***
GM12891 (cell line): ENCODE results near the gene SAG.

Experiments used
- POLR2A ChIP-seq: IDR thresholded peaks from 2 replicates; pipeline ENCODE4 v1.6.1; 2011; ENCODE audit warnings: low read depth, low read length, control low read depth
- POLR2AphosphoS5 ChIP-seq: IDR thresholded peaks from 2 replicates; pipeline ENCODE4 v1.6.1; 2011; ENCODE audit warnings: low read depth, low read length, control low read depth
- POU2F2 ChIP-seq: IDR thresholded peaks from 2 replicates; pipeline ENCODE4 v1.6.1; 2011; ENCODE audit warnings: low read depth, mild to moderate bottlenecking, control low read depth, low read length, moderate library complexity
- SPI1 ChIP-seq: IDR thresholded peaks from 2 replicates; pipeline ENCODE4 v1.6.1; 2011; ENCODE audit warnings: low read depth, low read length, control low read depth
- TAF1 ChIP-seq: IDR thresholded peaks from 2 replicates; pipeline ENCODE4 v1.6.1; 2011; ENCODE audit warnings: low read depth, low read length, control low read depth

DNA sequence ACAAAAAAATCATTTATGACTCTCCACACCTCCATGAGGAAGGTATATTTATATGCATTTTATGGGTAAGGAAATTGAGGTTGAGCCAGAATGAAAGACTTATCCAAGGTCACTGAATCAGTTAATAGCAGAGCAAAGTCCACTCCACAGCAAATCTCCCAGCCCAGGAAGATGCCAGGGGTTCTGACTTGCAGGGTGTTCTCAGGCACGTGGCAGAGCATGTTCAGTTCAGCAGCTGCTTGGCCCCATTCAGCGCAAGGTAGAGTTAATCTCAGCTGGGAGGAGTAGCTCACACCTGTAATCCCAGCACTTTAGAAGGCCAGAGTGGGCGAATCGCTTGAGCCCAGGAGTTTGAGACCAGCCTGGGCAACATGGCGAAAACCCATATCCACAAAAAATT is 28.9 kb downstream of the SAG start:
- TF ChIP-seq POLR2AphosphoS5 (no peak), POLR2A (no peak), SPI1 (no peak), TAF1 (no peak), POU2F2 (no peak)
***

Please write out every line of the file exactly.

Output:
GM12891 (cell line): ENCODE results near the gene SAG.

Experiments used
- POLR2A ChIP-seq: IDR thresholded peaks from 2 replicates; pipeline ENCODE4 v1.6.1; 2011; ENCODE audit warnings: low read depth, low read length, control low read depth
- POLR2AphosphoS5 ChIP-seq: IDR thresholded peaks from 2 replicates; pipeline ENCODE4 v1.6.1; 2011; ENCODE audit warnings: low read depth, low read length, control low read depth
- POU2F2 ChIP-seq: IDR thresholded peaks from 2 replicates; pipeline ENCODE4 v1.6.1; 2011; ENCODE audit warnings: low read depth, mild to moderate bottlenecking, control low read depth, low read length, moderate library complexity
- SPI1 ChIP-seq: IDR thresholded peaks from 2 replicates; pipeline ENCODE4 v1.6.1; 2011; ENCODE audit warnings: low read depth, low read length, control low read depth
- TAF1 ChIP-seq: IDR thresholded peaks from 2 replicates; pipeline ENCODE4 v1.6.1; 2011; ENCODE audit warnings: low read depth, low read length, control low read depth

DNA sequence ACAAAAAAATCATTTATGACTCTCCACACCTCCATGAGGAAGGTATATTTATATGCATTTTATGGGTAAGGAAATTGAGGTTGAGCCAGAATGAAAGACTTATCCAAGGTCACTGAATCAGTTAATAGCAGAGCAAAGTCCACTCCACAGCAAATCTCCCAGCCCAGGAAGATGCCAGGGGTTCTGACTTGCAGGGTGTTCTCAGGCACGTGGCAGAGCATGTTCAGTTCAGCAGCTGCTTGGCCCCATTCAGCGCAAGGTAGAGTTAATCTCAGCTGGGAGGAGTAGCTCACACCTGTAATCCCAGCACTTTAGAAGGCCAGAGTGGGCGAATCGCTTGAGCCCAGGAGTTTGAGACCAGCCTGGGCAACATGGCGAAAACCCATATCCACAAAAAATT is 28.9 kb downstream of the SAG start:
- TF ChIP-seq POLR2AphosphoS5 (no peak), POLR2A (no peak), SPI1 (no peak), TAF1 (no peak), POU2F2 (no peak)